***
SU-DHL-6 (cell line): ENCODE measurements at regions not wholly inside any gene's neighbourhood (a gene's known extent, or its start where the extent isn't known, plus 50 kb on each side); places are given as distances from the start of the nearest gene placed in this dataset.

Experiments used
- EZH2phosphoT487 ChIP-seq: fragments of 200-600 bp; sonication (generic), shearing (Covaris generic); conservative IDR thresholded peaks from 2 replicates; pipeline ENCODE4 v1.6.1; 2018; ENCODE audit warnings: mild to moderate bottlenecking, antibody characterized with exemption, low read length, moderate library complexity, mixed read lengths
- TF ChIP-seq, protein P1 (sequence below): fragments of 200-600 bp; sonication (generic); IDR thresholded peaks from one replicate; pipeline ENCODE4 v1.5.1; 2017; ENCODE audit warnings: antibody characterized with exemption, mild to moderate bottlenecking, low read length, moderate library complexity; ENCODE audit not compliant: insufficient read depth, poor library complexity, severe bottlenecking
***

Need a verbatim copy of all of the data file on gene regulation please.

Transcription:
SU-DHL-6 (cell line): ENCODE measurements at regions not wholly inside any gene's neighbourhood (a gene's known extent, or its start where the extent isn't known, plus 50 kb on each side); places are given as distances from the start of the nearest gene placed in this dataset.

Experiments used
- EZH2phosphoT487 ChIP-seq: fragments of 200-600 bp; sonication (generic), shearing (Covaris generic); conservative IDR thresholded peaks from 2 replicates; pipeline ENCODE4 v1.6.1; 2018; ENCODE audit warnings: mild to moderate bottlenecking, antibody characterized with exemption, low read length, moderate library complexity, mixed read lengths
- TF ChIP-seq, protein P1 (sequence below): fragments of 200-600 bp; sonication (generic); IDR thresholded peaks from one replicate; pipeline ENCODE4 v1.5.1; 2017; ENCODE audit warnings: antibody characterized with exemption, mild to moderate bottlenecking, low read length, moderate library complexity; ENCODE audit not compliant: insufficient read depth, poor library complexity, severe bottlenecking